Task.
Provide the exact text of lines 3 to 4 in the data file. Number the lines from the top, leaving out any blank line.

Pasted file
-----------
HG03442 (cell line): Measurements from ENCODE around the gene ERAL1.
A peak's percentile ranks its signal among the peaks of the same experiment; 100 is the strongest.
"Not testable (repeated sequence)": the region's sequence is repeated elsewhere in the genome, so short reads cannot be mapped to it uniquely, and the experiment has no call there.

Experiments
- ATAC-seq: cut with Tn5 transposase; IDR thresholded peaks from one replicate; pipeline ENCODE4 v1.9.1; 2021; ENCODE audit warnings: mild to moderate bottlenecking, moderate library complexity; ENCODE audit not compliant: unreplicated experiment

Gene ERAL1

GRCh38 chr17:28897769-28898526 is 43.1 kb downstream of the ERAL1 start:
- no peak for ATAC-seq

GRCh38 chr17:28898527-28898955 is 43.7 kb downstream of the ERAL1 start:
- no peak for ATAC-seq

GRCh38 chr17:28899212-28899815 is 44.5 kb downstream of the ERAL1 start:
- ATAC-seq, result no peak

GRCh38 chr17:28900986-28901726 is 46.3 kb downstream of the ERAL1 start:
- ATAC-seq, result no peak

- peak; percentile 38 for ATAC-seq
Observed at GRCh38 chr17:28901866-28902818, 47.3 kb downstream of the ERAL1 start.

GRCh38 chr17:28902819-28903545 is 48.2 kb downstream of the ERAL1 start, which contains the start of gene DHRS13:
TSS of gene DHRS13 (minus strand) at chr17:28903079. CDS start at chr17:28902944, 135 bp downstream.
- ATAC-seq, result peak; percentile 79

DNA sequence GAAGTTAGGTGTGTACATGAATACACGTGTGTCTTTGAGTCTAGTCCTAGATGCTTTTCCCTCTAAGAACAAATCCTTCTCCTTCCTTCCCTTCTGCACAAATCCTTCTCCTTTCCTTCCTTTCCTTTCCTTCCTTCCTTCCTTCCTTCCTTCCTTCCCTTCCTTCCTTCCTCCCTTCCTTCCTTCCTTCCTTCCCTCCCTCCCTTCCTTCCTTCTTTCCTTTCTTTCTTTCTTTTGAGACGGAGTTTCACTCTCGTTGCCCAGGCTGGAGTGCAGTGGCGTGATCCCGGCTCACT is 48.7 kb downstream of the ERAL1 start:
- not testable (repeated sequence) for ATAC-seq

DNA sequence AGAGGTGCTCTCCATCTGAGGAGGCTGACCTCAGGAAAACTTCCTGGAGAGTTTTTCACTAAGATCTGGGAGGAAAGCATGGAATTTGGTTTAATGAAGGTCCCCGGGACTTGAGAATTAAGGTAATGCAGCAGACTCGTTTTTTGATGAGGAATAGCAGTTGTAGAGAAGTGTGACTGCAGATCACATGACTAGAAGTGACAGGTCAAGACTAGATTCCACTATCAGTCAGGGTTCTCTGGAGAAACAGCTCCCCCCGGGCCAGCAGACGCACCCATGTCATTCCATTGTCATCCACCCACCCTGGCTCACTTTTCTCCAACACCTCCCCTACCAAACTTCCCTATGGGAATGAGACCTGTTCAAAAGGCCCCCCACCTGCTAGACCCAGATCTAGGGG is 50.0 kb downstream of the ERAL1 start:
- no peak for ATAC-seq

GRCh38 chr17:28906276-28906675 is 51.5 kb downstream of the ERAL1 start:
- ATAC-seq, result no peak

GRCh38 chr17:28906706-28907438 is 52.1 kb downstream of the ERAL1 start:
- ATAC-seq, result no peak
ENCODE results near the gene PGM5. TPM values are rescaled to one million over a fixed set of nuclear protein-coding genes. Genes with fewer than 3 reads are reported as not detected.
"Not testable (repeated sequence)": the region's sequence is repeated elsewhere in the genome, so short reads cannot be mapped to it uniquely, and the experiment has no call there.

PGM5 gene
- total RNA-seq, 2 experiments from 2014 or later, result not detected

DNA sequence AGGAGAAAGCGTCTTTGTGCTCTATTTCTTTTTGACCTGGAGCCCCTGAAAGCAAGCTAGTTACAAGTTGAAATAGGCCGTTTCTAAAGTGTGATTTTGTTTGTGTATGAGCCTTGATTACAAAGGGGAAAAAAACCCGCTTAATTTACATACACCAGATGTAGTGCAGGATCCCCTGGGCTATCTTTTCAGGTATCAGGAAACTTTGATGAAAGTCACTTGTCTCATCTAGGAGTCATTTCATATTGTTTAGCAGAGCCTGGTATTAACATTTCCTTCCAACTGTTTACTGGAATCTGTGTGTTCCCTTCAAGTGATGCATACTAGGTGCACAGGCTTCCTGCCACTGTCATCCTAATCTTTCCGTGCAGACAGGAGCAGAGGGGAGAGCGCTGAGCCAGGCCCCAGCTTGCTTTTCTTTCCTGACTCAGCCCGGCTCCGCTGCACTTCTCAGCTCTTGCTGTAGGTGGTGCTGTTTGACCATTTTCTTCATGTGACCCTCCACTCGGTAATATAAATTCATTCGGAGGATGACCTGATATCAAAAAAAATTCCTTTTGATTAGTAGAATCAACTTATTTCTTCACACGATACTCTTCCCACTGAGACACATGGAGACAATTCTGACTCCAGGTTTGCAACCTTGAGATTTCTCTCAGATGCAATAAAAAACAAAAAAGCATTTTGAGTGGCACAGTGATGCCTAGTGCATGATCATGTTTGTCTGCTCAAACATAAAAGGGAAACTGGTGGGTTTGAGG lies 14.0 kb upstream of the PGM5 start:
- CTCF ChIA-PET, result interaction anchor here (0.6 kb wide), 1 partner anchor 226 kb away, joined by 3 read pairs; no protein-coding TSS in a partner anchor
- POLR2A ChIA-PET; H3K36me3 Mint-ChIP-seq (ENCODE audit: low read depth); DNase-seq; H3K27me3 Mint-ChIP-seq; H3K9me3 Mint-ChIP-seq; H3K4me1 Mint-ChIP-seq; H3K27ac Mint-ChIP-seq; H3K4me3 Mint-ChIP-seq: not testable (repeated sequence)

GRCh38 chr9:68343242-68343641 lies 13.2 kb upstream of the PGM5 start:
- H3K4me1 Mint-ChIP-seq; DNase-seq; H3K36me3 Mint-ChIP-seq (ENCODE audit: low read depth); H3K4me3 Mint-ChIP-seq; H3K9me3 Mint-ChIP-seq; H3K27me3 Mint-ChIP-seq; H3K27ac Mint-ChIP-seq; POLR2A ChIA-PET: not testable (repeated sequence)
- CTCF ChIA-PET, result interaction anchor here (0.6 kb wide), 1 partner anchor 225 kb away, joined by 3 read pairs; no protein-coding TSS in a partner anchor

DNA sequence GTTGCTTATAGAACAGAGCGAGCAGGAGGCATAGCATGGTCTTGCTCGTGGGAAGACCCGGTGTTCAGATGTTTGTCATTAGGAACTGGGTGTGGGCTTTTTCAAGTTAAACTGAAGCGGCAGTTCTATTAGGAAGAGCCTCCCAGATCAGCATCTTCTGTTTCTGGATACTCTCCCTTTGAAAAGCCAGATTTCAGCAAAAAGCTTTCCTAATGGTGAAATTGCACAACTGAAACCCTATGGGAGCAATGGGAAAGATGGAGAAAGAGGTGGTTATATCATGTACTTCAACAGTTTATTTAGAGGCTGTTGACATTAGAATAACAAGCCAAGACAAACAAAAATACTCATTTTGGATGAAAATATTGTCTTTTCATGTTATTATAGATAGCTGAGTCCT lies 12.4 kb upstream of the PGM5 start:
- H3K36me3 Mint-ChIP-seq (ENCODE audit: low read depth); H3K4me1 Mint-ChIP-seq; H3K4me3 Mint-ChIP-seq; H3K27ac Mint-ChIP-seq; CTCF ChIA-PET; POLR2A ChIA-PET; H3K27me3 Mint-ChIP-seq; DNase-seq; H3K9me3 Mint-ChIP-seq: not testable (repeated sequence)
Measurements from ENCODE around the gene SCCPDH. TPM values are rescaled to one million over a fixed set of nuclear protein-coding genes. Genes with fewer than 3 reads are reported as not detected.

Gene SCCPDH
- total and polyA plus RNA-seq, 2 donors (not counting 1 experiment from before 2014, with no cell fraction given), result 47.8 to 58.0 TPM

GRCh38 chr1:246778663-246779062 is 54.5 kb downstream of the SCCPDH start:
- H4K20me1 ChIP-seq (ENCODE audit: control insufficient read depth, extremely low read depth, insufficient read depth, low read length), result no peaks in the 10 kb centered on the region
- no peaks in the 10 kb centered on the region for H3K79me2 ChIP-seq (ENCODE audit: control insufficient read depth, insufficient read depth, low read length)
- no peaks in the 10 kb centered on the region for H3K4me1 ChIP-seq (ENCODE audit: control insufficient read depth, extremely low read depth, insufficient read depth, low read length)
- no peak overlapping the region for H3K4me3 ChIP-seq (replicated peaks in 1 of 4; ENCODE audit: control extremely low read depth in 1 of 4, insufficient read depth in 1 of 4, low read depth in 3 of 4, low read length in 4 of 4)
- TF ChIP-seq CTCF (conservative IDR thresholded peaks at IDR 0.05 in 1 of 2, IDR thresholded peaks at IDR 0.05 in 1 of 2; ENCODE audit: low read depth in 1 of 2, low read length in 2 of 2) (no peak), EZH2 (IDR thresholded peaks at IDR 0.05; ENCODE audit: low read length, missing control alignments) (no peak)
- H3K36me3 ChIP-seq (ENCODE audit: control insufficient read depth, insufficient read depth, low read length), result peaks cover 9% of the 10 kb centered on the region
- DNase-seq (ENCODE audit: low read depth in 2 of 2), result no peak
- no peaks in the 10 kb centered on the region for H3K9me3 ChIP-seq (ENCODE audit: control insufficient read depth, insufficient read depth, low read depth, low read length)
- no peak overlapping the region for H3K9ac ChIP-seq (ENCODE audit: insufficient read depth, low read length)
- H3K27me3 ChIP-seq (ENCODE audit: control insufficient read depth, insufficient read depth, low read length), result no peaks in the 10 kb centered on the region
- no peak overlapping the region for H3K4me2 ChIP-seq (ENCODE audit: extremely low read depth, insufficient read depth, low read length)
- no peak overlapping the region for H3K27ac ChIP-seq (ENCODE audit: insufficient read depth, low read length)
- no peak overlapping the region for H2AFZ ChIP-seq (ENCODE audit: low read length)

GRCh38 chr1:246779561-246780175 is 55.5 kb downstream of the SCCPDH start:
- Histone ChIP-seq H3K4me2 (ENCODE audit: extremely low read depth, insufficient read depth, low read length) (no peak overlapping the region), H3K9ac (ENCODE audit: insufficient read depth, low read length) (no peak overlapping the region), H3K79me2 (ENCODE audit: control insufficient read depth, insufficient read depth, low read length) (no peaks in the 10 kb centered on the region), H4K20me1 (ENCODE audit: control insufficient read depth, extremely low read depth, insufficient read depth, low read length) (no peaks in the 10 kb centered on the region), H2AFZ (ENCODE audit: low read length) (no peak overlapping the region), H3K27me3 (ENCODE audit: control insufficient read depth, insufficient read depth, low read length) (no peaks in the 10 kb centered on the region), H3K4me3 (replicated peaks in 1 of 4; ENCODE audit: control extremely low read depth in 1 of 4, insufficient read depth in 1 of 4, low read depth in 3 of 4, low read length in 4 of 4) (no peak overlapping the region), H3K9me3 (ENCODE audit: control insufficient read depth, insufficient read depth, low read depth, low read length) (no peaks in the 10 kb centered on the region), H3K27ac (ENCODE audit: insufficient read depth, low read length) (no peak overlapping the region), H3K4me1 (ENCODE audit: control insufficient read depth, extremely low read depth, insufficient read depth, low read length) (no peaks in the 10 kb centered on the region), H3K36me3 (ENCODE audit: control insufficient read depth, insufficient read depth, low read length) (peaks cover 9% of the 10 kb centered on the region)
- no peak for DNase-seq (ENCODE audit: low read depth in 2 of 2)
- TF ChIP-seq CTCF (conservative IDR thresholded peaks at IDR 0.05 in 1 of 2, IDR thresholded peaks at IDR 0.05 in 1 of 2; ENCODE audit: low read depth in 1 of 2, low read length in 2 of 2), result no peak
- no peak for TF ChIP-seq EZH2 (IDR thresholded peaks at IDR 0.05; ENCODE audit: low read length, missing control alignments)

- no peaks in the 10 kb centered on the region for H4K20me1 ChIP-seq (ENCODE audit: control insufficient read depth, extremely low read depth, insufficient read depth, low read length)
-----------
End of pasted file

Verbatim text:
"Not testable (repeated sequence)": the region's sequence is repeated elsewhere in the genome, so short reads cannot be mapped to it uniquely, and the experiment has no call there.

Experiments